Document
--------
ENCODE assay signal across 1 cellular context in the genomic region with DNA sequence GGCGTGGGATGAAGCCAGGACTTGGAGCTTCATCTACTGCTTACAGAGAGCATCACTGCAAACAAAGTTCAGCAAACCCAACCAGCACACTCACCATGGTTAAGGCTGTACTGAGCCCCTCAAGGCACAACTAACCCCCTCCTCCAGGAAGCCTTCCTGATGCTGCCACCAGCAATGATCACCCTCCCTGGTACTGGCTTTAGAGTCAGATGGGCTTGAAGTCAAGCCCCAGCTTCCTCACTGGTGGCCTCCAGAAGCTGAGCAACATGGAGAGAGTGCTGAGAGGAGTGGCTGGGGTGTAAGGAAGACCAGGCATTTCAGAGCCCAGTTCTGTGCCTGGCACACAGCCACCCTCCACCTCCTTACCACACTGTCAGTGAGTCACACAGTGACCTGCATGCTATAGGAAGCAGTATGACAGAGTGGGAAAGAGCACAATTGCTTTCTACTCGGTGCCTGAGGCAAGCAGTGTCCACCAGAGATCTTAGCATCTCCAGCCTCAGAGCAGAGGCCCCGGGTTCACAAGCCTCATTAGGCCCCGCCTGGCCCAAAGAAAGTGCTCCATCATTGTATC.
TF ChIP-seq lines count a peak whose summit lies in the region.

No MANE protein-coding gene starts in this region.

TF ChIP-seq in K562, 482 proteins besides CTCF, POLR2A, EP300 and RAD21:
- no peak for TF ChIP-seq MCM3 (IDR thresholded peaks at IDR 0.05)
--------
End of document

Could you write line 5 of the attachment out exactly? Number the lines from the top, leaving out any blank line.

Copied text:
- no peak for TF ChIP-seq MCM3 (IDR thresholded peaks at IDR 0.05)